Saint-Pierre et Miquelon
Saint-Pierre et Miquelon
Welcome to the French archipelago of Saint-Pierre and Miquelon, where you’ll receive a warm welcome and discover a unique atmosphere filled with people, language, cuisine, wine, festivals, and music that seem worlds away from neighbouring Canada.
The islands retain many traces of their colourful past: from Jacques Cartier’s arrival in 1516 to the Great Cod Fishery and a prohibition boom, the region has a rich and complex story to tell. The unique culture of this place is also reflected in its inhabitants, who are proud descendants of French emigrants from Normandy, Brittany, and the Basque region, as well as Acadians who settled in Miquelon. Not quite European, but most certainly not North American, the culture and people of the islands of Saint-Pierre and Miquelon offer an experience that cannot be found anywhere else.
Located at the entrance to the Gulf of Saint Lawrence, just 20 kilometers from the southern coast of Newfoundland, the archipelago is made up of several islands: Saint-Pierre (population 5,500), Miquelon-Langlade (population: 600), l’Île au Marins, and several other small uninhabited islands. Shaped by wind and sea, this is a place of rugged natural beauty and lively culture, where horses, whales, seals, and birds live in harmony with the landscape and its people.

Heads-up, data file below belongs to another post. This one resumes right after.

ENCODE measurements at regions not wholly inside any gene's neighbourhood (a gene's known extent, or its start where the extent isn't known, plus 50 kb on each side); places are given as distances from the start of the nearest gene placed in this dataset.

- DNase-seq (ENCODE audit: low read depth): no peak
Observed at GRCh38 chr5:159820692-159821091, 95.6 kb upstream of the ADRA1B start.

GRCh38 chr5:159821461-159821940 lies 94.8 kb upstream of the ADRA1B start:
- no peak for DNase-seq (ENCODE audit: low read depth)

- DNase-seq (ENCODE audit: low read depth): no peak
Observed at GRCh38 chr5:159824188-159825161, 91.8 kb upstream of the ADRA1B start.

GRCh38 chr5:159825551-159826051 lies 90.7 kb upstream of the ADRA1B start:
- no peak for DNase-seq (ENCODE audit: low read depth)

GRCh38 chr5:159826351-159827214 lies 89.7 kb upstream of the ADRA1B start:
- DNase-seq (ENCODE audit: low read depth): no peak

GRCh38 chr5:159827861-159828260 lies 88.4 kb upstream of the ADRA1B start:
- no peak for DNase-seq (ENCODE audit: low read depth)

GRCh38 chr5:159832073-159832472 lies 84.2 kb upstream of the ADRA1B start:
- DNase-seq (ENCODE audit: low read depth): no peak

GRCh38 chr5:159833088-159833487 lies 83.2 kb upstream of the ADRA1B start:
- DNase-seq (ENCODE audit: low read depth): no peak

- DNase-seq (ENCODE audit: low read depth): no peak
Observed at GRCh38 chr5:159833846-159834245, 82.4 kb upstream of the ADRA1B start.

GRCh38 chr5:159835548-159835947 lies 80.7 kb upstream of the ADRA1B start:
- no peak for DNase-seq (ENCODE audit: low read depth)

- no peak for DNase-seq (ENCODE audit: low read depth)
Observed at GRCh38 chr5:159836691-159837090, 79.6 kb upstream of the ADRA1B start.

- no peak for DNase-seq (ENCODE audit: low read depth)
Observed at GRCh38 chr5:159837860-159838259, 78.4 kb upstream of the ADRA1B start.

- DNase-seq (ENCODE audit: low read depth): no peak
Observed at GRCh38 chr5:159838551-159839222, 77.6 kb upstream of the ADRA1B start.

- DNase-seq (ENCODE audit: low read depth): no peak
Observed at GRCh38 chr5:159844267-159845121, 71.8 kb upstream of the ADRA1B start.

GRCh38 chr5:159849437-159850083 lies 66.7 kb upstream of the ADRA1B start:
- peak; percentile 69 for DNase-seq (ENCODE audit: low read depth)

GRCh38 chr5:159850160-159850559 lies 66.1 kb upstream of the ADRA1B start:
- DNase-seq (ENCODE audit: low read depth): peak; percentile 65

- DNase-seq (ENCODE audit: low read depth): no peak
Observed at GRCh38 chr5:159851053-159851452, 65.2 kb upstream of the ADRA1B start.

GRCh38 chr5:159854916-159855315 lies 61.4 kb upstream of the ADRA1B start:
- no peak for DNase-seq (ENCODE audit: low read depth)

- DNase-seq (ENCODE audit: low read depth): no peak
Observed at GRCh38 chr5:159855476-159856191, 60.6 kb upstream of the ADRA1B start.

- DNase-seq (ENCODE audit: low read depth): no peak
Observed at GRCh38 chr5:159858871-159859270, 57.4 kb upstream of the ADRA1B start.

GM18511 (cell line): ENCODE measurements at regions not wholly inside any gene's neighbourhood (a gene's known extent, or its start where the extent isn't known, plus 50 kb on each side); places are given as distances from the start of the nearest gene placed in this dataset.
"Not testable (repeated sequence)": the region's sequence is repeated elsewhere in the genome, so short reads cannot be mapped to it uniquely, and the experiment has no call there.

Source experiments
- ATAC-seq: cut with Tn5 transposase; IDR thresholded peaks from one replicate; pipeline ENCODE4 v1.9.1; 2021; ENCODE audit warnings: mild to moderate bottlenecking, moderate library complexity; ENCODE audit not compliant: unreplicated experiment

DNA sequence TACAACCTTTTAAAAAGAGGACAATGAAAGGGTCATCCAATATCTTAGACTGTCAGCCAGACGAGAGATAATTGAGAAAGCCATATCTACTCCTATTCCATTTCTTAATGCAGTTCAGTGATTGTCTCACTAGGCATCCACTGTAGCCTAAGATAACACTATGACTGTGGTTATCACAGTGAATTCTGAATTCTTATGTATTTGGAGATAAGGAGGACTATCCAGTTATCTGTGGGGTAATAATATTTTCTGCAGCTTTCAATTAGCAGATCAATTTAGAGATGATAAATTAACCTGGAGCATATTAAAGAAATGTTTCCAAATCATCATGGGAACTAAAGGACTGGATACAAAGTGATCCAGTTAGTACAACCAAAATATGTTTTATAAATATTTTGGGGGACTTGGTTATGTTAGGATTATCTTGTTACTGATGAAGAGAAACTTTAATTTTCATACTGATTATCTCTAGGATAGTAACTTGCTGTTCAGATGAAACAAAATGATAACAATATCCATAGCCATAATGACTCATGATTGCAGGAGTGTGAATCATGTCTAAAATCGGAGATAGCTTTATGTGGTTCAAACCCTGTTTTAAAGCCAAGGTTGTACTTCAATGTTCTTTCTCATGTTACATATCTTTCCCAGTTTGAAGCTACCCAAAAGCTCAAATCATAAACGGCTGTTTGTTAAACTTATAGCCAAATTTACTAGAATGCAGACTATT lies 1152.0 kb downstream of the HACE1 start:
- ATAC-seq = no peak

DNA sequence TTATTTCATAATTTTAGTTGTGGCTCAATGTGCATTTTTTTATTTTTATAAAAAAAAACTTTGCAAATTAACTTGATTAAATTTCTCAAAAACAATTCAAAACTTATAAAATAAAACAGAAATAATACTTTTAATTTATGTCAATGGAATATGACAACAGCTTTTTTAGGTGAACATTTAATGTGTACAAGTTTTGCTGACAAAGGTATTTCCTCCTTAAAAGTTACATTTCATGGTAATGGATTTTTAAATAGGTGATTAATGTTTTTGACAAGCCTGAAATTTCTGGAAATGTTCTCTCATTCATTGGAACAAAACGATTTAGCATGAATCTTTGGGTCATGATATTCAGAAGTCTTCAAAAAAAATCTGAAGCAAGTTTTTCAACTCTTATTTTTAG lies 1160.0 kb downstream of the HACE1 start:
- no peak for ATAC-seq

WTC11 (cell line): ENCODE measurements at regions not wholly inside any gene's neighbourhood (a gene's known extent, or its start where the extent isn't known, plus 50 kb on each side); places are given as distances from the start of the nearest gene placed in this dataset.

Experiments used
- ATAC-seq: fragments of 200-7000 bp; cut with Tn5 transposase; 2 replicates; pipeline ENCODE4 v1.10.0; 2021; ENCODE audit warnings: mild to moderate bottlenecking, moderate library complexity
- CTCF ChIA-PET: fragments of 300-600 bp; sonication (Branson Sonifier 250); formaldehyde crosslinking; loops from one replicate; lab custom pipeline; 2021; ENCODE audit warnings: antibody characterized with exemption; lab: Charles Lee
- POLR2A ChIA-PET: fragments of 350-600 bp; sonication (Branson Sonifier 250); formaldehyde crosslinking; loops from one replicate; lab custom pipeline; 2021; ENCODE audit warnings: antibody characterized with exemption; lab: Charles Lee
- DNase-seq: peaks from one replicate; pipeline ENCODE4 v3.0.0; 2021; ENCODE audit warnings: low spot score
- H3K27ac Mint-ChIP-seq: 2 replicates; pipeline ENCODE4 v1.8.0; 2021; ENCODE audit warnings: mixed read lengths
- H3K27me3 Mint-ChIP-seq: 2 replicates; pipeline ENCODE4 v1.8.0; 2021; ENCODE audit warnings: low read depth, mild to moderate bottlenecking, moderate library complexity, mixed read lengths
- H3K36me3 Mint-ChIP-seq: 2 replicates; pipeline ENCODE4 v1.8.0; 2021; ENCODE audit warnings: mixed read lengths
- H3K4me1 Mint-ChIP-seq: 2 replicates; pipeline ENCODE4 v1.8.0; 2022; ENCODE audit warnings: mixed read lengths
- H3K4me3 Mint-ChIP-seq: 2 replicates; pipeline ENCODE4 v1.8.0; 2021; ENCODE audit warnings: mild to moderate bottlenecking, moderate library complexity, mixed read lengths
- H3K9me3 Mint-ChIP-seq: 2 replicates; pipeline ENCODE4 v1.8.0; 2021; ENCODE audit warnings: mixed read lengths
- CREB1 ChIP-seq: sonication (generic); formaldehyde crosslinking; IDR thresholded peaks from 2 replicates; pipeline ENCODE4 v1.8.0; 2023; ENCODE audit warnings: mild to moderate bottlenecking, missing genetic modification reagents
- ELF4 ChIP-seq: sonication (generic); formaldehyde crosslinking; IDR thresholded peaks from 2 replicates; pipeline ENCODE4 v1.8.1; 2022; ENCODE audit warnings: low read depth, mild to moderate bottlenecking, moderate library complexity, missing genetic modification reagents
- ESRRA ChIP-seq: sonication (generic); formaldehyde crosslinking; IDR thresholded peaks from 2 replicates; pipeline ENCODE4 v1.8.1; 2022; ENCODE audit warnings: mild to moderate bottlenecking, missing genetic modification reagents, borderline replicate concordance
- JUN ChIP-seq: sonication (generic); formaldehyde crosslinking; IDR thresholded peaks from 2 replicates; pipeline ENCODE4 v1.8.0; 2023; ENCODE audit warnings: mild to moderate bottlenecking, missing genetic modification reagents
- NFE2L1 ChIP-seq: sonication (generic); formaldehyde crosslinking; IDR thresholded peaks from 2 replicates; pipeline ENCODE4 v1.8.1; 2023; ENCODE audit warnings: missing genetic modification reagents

OUR ILES D'EXCEPTION:
Saint-Pierre, the harbour island: Discover museums, restaurants, bakeries, pastry shops, boutiques, wine merchants, and more. A small, friendly town where colourful houses and European cars line the streets, Saint-Pierre is the perfect place to discover the region’s unique culture or partake in “le verre de l’amitié" (a friendly drink) with welcoming locals. Nearby Île au Marins, where time seems to have stopped a century ago, provides a tranquil contrast to the lively streets of Saint-Pierre and allows you to step back in time with a visit to the original settlement.
Miquelon-Langlade, the wild islands: Miquelon and Langlade are connected by a 12-kilometer sand isthmus called “The Dune,” which has been the scene of many shipwrecks and now plays host to an annual music festival. Since the nineteenth century, these islands have become the agricultural and natural centre of the archipelago, as well as an important region for coastal fishing. From fresh scallops and lobster to duck and goose foie gras, the farm-to-table options on Miquelon-Langlade are varied and abundant. This region is also a nature-lover’s paradise: endless vistas studded with ponds, beaches, and hills are home to a wide variety of plant and animal life. Get lost in the scenery and find total peace as the sounds of the wind and ocean transport you to a simpler time.